Reading The New York Times' David Landler's commentary on Hillary Clinton's first major address as Secretary of State at the Council of Foreign Relations yesterday, one gets the impression that Clinton is Superwoman, repressed by her boss and nemesis in the White House.
Landler calls her speech "an effort to recapture the limelight after a period in which Mrs. Clinton has nursed both a broken elbow and the perception that the State Department has lost influence to an assertive White House." He also situates her speech against the backdrop of the antecedent rivalry between Clinton and Obama from their bruising presidential primary campaigns last year.
What is there to recapture? Politico reported Secretary Clinton has traveled, in her first six months in office, nearly 100,000 miles visiting two dozen countries, many of them more than once--and that's even more than two of her two of her more successful predecessors, James Baker and Henry Kissinger, in their first six-months. Besides, a successful Secretary of State is not necessarily somebody who is constantly in the limelight. Landler's harping on the Obama-Clinton rivalry also comes across as being tired and neglects Clinton's own competence and dynamism.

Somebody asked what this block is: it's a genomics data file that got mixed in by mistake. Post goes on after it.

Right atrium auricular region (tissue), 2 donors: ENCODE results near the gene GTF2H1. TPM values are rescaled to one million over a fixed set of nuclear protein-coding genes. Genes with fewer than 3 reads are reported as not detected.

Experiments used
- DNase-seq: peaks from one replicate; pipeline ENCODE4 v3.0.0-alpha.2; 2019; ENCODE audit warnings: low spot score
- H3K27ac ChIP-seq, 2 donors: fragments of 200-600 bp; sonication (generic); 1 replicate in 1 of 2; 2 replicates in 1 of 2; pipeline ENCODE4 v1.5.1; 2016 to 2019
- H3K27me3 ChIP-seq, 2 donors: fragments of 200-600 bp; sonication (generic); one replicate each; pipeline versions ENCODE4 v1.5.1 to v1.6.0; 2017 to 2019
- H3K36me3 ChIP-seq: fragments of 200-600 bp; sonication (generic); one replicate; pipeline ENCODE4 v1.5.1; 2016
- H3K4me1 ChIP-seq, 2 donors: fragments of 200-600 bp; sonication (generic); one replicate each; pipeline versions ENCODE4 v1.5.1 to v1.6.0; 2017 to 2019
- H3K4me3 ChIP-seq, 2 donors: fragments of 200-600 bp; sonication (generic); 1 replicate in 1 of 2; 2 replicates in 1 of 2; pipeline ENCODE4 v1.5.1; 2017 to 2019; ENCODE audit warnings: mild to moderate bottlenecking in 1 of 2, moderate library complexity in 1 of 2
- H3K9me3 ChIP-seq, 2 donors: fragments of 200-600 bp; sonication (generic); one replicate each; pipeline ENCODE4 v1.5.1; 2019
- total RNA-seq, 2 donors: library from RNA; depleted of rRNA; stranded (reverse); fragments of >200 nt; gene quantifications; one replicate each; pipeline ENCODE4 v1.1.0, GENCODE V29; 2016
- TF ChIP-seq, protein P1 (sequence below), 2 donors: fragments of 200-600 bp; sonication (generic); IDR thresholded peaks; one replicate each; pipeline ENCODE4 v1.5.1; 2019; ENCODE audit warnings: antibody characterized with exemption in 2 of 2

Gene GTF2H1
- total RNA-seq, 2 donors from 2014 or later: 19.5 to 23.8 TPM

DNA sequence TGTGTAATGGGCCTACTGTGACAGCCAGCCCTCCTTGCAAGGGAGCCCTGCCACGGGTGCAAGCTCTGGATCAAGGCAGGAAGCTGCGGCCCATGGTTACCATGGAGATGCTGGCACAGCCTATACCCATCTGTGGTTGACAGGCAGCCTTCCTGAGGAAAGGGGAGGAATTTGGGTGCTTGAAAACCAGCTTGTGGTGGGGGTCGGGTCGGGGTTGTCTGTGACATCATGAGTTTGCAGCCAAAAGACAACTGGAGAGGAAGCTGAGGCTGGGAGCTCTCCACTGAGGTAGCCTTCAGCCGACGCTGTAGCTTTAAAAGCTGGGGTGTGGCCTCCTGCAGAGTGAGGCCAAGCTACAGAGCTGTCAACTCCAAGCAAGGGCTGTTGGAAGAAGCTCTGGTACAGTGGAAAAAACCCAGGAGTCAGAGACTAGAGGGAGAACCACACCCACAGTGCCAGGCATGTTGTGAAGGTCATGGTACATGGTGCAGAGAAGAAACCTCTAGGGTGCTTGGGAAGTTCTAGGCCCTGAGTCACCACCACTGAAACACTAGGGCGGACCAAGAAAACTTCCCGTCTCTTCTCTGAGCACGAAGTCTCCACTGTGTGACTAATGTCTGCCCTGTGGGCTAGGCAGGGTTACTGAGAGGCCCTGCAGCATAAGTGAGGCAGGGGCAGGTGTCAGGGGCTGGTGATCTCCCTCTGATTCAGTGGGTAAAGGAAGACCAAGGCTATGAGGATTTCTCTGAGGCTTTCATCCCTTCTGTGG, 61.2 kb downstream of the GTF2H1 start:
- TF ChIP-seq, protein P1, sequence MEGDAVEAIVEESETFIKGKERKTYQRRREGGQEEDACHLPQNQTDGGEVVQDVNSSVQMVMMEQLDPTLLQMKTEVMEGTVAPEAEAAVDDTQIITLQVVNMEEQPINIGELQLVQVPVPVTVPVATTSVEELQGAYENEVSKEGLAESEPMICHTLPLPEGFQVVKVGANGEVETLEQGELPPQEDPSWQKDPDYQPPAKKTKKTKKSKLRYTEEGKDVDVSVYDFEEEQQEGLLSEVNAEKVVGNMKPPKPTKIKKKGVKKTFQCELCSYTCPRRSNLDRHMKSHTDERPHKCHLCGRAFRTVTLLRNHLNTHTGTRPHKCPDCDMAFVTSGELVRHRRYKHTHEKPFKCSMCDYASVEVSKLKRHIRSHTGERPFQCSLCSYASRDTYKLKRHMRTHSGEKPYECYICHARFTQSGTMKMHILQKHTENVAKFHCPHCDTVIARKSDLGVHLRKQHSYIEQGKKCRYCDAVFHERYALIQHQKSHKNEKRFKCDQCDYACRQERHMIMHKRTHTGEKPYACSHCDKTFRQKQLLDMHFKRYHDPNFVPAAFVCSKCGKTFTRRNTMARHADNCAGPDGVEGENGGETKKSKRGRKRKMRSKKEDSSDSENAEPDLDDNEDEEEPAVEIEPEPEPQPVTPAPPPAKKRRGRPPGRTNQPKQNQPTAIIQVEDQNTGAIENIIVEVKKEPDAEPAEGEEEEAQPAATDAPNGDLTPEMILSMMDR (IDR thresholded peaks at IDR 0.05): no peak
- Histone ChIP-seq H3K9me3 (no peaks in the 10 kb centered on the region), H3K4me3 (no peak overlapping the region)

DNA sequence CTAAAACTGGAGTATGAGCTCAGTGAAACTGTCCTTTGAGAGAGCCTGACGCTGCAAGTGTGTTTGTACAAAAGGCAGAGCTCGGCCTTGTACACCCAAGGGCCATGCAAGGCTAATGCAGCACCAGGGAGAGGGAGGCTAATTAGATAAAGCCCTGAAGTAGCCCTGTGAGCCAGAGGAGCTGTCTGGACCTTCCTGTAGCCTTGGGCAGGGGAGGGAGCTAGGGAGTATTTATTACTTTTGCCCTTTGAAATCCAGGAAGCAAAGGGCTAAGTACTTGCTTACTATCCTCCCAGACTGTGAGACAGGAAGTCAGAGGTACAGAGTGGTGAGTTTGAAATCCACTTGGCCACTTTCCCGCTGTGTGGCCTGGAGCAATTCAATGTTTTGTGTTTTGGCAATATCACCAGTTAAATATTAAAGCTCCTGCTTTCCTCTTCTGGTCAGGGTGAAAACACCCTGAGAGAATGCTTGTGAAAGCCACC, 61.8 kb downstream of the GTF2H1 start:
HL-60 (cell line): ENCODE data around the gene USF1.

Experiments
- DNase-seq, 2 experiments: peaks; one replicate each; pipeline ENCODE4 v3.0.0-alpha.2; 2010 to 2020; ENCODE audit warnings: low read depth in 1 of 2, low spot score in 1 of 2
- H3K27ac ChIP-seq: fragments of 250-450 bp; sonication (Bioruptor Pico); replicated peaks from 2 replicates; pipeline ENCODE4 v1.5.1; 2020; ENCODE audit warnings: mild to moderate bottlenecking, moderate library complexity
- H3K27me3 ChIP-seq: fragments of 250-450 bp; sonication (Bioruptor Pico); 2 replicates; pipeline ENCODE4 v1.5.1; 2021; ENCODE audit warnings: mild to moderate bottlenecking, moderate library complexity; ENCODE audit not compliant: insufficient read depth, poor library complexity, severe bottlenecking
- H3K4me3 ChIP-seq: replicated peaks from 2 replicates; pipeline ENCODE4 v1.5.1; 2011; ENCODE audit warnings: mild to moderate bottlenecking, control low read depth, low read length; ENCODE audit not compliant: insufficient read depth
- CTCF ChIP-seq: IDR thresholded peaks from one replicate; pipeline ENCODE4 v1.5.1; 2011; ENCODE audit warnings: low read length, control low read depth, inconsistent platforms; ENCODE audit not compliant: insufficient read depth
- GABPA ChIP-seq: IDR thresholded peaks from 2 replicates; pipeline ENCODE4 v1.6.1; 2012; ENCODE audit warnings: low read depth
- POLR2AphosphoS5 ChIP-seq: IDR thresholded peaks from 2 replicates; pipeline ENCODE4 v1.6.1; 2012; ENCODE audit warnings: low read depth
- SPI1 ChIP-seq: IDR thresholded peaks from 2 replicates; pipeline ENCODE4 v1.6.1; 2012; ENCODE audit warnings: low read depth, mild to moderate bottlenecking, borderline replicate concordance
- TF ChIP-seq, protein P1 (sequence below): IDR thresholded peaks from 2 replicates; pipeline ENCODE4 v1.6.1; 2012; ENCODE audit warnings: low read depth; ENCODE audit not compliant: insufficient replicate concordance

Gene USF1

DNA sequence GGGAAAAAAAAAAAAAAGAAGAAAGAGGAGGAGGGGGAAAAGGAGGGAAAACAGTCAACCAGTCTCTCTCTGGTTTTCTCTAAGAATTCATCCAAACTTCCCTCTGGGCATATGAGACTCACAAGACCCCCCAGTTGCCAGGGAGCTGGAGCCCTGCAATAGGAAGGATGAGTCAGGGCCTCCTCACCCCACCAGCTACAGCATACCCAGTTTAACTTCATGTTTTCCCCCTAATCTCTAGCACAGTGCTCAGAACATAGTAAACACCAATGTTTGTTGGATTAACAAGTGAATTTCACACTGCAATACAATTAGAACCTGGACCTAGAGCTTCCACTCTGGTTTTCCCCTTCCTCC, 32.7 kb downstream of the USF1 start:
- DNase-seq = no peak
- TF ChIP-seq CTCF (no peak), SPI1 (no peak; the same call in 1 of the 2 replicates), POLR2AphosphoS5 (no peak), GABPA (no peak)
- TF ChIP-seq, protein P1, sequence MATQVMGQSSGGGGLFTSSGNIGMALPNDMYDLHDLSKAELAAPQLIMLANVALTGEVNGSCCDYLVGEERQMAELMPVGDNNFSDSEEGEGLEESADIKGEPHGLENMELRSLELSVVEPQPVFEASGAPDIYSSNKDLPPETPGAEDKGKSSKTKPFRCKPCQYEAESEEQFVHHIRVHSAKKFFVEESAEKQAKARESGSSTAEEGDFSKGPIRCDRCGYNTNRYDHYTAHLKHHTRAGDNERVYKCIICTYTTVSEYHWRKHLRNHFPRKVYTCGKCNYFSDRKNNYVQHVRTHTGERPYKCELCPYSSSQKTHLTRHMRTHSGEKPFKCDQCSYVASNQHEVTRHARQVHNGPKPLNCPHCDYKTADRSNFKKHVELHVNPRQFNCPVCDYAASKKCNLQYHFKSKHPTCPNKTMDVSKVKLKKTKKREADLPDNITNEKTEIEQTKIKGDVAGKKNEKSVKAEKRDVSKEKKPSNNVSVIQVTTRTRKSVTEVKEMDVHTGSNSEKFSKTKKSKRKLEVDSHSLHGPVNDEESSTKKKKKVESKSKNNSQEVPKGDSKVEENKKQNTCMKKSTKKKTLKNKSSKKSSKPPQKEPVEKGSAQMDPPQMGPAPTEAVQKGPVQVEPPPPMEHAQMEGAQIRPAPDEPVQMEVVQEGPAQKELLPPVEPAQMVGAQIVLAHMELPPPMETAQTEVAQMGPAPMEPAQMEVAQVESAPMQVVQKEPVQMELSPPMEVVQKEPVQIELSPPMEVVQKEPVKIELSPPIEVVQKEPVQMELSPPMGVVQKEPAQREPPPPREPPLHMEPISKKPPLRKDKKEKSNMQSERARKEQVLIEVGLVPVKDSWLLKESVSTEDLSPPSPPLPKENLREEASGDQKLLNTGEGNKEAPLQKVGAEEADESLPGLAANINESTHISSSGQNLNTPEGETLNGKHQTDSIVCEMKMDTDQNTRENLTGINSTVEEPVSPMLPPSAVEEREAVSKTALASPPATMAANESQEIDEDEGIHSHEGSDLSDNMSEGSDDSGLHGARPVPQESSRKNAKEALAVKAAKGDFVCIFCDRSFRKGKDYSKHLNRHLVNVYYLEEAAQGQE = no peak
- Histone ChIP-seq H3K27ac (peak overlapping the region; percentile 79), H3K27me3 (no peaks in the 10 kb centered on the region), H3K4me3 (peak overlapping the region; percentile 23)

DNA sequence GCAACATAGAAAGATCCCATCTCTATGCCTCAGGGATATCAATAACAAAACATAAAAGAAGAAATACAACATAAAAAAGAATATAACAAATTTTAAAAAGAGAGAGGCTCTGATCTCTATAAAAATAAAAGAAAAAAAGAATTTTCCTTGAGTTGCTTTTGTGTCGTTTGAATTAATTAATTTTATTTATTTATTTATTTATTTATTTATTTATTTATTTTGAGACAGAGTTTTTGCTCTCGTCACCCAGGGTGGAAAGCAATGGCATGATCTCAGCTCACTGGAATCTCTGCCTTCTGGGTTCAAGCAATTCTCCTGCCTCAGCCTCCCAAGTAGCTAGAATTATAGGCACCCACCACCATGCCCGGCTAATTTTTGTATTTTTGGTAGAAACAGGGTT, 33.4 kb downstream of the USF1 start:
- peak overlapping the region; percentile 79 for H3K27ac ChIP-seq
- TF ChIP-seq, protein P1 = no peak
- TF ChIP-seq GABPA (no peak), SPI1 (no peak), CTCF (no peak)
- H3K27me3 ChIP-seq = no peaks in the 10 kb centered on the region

Instead of over-elucidating the nuances of domestic political theater, Landler, along with other commentators at major news outlets, could have capitalized more on the things that Clinton did not say. While her speech was ostensibly meant to sketch out the intellectual framework for the Obama administration's foreign policy, she did not elaborate, for example, on the direction towards "major and emerging global powers" such as China, India, Russia, Brazil, Turkey, Indonesia and South Africa.
This is especially glaring since she leaves tomorrow for yet another Asian swing, where she will visit India to announce a strategic dialogue initiative and meet with Asian leaders in Thailand at an ASEAN summit, where North Korea is also on the agenda. Political theater is one thing, but this is being distracted by the drama without mentioning the substantive implications of her address. Clinton ain't Superwoman, but she is Secretary of State. Let's judge her based on that.